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Stefan Holm
Stefan Holm during the Swedish Sports Awards inside the Stockholm Globe Arena in January 2014
Personal information
Full nameStefan Christian Holm
Born (1976-05-25) 25 May 1976 (age 45)
Forshaga, Sweden
Height1.81 m (5 ft 11 in)
Country Sweden
Event(s)High jump
ClubKils AIK
Achievements and titles
Personal best(s)2.37 m
2.40 m (indoors)

Stefan Christian Holm (born 25 May 1976) is a retired Swedish high jumper. He won an Olympic gold medal, a silver in the World Championships, and one silver and one bronze medal in the European Championships. His personal records are 2.37 m (7 ft 9.3in) (outdoors, set 2008) and 2.40 m (7 ft 10.49 in) (indoors, set 2005). He is currently coach of Swedish high jumper Sofie Skoog.


Holm was born in Forshaga, the son of father Johnny and mother Elisabeth. He has a sister named Veronica who is three years older than he is. Holm married Anna Lycke in 2005 and has a son, Melwin, who was born in 2004.

Holm, who was trained by his father, hadn't always been a high jumper. For many of his childhood years, Holm played football. It was not until 1991 when he realized that he had much more potential as a high jumper than a football player.

His inspiration for high-jumping began when he was 8 years old. He saw a Swedish high-jumping legend, and former world-record holder, Patrik Sjöberg, compete on television.[1]

Holm's big breakthrough onto the world athletics scene came in 2000, when he finished 4th at the Sydney Olympics with a leap of 2.32m (7 ft 7.34in). 24 years old at the time, Holm had been high jumping for over half of his life.

He set an indoor personal best of 2.36 (7 ft 8.91in) in 2003 to win the Hochsprung mit Musik meeting, and managed to reach the same height outdoors the following year while winning the Internationales Hochsprung-Meeting Eberstadt. In 2004, Holm won the 2004 Summer Olympics in Athens with a jump of 2.36 and was awarded the Svenska Dagbladet Gold Medal.[2]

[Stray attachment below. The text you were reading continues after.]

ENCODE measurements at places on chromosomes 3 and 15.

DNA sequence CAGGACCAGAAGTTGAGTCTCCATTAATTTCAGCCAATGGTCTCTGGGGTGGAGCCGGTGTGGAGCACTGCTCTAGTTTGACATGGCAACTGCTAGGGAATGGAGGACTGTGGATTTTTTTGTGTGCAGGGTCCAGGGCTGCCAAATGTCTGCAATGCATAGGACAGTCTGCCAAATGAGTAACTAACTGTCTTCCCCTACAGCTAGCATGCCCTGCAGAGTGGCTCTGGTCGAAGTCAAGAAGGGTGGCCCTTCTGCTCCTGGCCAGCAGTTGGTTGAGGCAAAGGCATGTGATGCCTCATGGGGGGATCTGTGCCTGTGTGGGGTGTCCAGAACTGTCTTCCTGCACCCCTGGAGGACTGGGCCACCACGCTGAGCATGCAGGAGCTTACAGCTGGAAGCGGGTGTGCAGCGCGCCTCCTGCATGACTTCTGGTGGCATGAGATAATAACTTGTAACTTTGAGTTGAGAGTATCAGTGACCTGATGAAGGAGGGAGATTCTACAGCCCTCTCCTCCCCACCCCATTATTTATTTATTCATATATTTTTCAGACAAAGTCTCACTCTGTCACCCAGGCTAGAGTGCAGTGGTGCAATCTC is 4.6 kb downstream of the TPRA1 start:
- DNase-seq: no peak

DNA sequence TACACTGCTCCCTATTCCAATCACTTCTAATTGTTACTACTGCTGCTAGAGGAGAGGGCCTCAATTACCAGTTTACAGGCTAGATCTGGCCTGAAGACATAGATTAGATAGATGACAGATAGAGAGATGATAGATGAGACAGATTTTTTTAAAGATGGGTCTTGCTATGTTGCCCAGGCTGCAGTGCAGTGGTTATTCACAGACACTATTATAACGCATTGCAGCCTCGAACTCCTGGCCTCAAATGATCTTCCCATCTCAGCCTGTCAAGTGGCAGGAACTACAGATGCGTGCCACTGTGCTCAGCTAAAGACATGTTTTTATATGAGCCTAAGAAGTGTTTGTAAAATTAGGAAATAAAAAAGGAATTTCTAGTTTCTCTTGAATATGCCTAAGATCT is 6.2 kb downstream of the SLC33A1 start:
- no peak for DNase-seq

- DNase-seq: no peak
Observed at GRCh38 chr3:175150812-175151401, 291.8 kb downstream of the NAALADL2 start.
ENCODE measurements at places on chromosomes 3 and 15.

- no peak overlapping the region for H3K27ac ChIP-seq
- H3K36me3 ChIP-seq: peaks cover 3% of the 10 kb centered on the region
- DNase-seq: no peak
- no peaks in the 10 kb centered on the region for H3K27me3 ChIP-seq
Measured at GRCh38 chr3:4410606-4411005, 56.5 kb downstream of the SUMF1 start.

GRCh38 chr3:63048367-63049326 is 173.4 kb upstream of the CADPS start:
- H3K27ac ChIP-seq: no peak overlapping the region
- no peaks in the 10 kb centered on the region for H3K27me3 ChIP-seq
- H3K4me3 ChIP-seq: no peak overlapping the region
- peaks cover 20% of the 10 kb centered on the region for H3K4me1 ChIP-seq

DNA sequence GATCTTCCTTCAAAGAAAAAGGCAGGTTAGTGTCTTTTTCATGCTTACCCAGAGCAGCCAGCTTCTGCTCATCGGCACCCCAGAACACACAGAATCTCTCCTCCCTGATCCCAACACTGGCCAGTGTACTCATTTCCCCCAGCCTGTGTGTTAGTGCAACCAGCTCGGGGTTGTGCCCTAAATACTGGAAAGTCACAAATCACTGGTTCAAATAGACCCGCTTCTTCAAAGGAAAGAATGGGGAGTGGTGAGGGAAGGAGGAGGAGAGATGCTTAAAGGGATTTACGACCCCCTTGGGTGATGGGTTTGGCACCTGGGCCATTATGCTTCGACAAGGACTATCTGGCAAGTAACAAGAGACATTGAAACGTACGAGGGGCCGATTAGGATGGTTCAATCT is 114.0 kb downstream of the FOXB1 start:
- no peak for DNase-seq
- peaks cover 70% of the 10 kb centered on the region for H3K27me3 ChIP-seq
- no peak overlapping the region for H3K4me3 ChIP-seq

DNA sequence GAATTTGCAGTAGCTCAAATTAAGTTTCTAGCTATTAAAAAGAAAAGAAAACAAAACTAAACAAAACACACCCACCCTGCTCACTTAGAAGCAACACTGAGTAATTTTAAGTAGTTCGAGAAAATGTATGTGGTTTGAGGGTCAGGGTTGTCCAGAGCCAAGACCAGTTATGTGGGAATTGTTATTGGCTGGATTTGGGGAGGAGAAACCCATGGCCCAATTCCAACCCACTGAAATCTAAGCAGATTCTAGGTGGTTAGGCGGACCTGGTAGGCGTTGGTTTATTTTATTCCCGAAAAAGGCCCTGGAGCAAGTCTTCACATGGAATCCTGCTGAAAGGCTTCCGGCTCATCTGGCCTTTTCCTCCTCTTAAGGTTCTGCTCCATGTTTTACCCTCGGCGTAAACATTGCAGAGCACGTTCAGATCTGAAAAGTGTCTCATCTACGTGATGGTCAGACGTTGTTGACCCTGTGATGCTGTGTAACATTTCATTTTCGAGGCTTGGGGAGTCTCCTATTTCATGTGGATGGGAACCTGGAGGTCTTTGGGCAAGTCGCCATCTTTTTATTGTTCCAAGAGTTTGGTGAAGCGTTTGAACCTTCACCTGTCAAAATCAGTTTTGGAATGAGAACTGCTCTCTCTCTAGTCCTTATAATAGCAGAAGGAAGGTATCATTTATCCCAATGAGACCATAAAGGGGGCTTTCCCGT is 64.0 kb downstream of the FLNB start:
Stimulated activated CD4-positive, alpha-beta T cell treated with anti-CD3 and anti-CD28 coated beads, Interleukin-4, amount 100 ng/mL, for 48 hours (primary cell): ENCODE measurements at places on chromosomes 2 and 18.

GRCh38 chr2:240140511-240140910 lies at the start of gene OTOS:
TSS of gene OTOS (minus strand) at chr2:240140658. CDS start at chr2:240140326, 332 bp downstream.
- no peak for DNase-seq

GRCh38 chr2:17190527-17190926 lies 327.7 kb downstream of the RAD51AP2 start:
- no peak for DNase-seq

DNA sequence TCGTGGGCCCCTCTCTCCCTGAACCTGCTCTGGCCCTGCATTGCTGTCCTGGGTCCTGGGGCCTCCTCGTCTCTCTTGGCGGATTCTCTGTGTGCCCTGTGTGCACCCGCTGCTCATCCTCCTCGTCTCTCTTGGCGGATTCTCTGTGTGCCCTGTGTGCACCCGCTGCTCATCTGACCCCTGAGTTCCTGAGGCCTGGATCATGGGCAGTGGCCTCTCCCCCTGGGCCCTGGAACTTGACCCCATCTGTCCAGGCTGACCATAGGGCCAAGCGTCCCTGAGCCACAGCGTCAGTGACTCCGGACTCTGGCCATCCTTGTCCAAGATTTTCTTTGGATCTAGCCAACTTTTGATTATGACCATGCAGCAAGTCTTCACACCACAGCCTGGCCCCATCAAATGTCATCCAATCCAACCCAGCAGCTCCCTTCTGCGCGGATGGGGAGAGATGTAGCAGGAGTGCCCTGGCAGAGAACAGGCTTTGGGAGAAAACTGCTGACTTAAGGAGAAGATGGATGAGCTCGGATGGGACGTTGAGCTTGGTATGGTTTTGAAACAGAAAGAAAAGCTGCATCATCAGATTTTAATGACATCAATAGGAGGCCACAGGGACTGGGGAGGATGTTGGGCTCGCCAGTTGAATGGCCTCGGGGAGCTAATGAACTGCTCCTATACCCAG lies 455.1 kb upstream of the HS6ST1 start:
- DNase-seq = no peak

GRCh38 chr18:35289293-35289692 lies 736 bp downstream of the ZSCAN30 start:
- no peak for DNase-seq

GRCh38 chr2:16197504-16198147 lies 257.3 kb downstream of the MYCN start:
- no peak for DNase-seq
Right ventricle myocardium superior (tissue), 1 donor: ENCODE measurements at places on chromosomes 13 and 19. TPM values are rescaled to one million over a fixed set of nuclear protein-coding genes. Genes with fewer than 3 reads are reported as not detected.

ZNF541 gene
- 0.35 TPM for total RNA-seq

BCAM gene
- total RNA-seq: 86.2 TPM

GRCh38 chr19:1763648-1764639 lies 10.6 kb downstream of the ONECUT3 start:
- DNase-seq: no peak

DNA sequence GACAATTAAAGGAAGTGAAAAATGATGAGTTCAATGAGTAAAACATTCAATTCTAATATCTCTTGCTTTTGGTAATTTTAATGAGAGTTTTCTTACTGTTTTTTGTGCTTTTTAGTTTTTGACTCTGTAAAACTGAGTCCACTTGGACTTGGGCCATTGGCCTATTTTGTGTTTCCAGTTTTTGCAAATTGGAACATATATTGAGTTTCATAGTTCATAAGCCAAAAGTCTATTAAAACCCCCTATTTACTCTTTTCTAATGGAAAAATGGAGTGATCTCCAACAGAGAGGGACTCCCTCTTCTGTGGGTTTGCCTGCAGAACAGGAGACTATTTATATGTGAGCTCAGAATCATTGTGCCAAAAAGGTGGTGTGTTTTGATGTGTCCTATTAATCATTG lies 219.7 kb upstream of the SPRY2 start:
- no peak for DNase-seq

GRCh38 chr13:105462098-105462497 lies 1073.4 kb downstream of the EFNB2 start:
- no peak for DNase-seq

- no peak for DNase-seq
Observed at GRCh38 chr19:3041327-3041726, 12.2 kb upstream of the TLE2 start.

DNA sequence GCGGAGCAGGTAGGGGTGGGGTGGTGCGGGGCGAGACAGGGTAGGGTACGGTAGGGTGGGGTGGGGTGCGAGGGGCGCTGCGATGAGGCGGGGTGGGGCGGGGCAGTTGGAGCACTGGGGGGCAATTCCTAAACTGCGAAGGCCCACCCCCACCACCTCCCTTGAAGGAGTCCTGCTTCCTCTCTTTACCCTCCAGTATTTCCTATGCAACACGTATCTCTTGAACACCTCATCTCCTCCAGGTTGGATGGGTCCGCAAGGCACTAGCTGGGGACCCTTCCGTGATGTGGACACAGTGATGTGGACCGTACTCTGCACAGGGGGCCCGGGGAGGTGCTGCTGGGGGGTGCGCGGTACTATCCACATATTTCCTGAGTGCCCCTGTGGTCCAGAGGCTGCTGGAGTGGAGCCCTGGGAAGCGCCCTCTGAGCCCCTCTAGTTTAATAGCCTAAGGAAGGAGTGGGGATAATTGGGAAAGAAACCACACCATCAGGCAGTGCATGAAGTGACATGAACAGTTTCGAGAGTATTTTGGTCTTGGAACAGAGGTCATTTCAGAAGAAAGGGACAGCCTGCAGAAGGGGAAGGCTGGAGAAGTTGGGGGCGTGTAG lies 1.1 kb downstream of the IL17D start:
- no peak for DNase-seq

Holm has the distinction of jumping 2 m or higher in six different techniques. With his height, being only 1.81 m, he shares the unofficial World Record of height jumped above own height (59 cm) with USA's 1970s jumper Franklin Jacobs. In 1993 he participated in a decathlon where he jumped higher in the high jump (2.04 m) than in the pole vault (2.00 m).

Holm finished 4th at the 2008 Summer Olympics with a leap of 2.32 m. On 13 September 2008 he announced his retirement from the sport. Holm ended his 20-year career with a second place at the World Athletics Final in Stuttgart.[3]

Holm is one of two jumpers to have cleared 2.40 m indoors since Javier Sotomayor (the other being Ivan Ukhov) - outdoors this has also been achieved by Vyacheslav Voronin.

He briefly returned to high jump competition in 2010 for a charity event: the Auto Lounge Comeback competition in Sweden. As his main rival Patrik Sjöberg had a knee injury, Holm agreed to jump off his wrong foot to even the score. He beat Sjöberg in the wrong-footed faceoff and went back to his normal takeoff to jump 2.15 m for third behind Ukhov and Donald Thomas.[4]

Holm lives in Karlstad, Sweden, and competed for Kils AIK. He is an avid fan of Färjestad BK, an ice hockey team in the top-tier Swedish Hockey League (SHL), and also of IF Björklöven in the second-tier league HockeyAllsvenskan.